We live in a world driven by the need to know. We see it in our kids at about age two: Why? Why? Why? And our quest for answers seems to never end.
Why do bad things happen to good people? We hear this all the time in the wake of tragedy. A few people said it to me in response to my second-trimester miscarriage. I don’t think any of us ever expect anyone to have an answer to this oft-asked query.
But something my doctors told me while I was still in the hospital — when my baby twins were slowly dying inside of me and after they had passed at 17 weeks — has stayed with me and resonates truth like I’ve never before known.
“Sometimes, these things just happen.”
And while there are endless maybes about why our twins never made it to this world, I am at peace knowing that I will never know.
Perhaps you think that answer isn’t enough. Perhaps you can’t understand why I’d just accept that as a reason, why I wouldn’t fight like hell to figure out why my babies were taken from me. But no matter what I do. No matter what questions I ask. No matter what answers I get. No matter, no matter, no matter… Nothing will change the fact that they are gone.
I will never know them. They have left this world nameless. “Too beautiful for Earth.”
I know that I did everything I could to ensure a healthy pregnancy from even before I was pregnant. And I had a healthy pregnancy. Picture perfect, in fact.
But doesn’t that just make you want to know why even more?!
My doctors, whom I trust wholeheartedly, whose care I never doubted, have no explanations for me. The nature behind how I got pregnant — through IVF and with a sperm donor — required me and the donor to have every genetic test and screening under the sun. My wife and I even chose our cryobank based on its high-as-can-be screening and testing policies. Our donor and I both were cleared. For everything. We did everything right. I refuse to go on a witch hunt searching for something that isn’t there.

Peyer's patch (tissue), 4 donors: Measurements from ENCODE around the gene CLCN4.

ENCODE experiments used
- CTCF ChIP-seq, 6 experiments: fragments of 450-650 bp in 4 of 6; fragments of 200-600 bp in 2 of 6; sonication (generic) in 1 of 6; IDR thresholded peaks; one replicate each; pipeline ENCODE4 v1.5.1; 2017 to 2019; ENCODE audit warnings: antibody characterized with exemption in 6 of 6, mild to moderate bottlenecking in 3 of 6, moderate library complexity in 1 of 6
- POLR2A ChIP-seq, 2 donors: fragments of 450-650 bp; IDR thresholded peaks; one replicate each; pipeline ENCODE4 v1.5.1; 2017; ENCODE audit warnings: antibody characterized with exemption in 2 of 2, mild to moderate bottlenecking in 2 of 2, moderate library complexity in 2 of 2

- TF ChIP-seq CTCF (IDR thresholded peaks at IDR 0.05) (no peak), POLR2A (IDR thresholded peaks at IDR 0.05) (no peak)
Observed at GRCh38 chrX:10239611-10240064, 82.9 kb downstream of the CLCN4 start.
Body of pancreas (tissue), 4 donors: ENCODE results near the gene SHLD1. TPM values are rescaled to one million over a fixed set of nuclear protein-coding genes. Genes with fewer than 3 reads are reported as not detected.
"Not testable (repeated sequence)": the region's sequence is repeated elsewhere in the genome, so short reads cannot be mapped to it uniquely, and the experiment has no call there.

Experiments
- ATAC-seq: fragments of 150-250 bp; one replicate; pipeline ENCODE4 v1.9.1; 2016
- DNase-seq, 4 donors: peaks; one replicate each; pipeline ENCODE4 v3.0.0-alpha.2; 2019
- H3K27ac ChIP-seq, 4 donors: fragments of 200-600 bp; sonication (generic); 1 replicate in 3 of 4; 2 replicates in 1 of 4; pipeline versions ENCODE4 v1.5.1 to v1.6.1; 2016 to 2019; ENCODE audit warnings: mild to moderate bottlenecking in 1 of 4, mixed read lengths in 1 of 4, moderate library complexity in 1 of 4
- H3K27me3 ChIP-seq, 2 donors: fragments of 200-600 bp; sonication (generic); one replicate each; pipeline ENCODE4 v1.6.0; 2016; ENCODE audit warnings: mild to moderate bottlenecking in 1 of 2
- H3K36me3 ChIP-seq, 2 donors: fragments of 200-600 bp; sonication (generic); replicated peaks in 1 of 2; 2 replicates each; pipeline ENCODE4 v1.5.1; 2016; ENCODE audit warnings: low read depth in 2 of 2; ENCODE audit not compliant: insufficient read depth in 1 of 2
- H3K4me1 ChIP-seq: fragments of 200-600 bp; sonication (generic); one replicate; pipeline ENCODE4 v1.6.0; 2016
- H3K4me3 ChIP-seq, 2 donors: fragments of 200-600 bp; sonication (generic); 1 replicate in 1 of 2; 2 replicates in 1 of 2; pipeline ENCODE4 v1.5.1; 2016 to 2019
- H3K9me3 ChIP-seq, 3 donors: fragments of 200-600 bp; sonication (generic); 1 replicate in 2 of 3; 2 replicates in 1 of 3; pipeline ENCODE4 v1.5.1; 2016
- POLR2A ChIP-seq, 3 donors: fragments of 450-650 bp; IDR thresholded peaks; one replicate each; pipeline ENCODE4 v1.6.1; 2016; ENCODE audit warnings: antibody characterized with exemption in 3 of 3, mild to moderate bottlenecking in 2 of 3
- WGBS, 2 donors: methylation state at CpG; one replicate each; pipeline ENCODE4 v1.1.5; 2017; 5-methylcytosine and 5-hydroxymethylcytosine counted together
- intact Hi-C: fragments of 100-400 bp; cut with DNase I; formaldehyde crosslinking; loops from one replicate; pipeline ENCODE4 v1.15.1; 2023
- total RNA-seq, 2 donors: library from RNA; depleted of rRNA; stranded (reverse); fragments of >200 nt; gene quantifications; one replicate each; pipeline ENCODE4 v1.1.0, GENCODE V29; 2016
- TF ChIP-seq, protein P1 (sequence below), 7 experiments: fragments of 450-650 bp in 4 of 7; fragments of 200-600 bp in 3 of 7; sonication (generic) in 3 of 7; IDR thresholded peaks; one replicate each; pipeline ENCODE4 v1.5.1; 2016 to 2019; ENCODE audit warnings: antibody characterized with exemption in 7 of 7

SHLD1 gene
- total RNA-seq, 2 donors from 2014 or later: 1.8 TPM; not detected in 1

Could it be I lost my babies because I smoked for 11 years? Maybe.
Could it be because my wife and I decided to transfer two embryos and not one when we were concerned from the get-go about my 125-pound body carrying them? Could be.
Could it be I had far too many ultrasounds during my 17 weeks of pregnancy? I guess.
Could it be because I took a bath three days before and women susceptible to this type of thing shouldn’t take baths? Perhaps.
Could it be because I ignored a head cold that possibly carried with it an infection that found its way to my uterus? It’s possible.
Could it be the hate-filled creatures on this planet masquerading as humans are right when they say this happened because I’m gay and shouldn’t have children? No. That is definitely not why.
And it’s also not because I didn’t do everything in my power to take the best care of my babies while they were with me. That I didn’t love them enough. That I didn’t want them enough.
I did the best I could with the time I had with my babies.
Many people have spoken to me about the guilt that comes with miscarriage. Maybe enough time hasn’t gone by, but I feel no guilt. I know there is nothing I could have done differently. Not. A. Thing.
And that is why I am okay with accepting that, yes, sometimes these things just happen.
God works in mysterious ways.
And I trust Him. That is enough for me.
Read more of Aela’s writing at Two Moms Make A Right.